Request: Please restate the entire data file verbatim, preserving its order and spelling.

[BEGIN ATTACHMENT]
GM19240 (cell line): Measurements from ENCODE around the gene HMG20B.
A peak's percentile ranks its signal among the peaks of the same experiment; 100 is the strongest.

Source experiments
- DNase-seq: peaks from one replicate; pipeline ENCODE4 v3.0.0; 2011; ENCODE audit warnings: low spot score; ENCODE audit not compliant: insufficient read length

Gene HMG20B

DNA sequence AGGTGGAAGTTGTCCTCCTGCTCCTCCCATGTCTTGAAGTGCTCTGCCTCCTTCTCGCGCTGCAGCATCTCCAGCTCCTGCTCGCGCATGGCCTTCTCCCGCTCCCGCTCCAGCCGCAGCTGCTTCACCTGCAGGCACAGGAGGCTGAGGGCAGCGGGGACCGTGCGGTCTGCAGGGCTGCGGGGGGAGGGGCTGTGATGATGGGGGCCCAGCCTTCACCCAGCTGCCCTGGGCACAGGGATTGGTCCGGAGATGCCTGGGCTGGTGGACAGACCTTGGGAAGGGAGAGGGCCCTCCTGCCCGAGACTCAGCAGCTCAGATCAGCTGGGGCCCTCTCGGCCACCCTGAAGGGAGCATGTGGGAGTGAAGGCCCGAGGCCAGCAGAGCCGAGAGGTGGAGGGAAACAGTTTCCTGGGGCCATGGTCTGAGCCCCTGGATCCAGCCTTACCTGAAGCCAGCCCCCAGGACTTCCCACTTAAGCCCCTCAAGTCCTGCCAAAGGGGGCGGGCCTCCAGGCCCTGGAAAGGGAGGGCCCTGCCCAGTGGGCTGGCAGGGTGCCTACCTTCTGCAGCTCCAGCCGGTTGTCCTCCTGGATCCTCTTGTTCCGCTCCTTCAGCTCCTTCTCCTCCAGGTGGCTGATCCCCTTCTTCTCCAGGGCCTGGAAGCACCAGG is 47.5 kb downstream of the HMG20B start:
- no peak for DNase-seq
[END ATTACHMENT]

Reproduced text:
GM19240 (cell line): Measurements from ENCODE around the gene HMG20B.
A peak's percentile ranks its signal among the peaks of the same experiment; 100 is the strongest.

Source experiments
- DNase-seq: peaks from one replicate; pipeline ENCODE4 v3.0.0; 2011; ENCODE audit warnings: low spot score; ENCODE audit not compliant: insufficient read length

Gene HMG20B

DNA sequence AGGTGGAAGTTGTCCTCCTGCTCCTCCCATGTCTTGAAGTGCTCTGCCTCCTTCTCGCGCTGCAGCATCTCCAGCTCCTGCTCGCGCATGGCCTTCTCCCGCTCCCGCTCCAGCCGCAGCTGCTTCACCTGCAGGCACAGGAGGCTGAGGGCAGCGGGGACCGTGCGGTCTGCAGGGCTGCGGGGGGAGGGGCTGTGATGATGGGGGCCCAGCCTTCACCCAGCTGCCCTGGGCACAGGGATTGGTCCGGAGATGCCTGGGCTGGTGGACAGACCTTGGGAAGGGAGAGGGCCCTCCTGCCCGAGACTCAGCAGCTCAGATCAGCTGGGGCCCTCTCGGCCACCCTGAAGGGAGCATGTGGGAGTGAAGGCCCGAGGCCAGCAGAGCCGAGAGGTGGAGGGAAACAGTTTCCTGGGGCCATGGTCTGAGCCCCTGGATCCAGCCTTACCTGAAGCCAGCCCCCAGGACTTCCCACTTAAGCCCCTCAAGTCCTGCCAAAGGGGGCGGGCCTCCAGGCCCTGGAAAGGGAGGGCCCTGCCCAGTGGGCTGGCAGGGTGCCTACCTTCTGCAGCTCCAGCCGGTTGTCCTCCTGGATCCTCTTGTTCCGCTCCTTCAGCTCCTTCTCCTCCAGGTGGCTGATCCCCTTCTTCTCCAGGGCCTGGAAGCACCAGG is 47.5 kb downstream of the HMG20B start:
- no peak for DNase-seq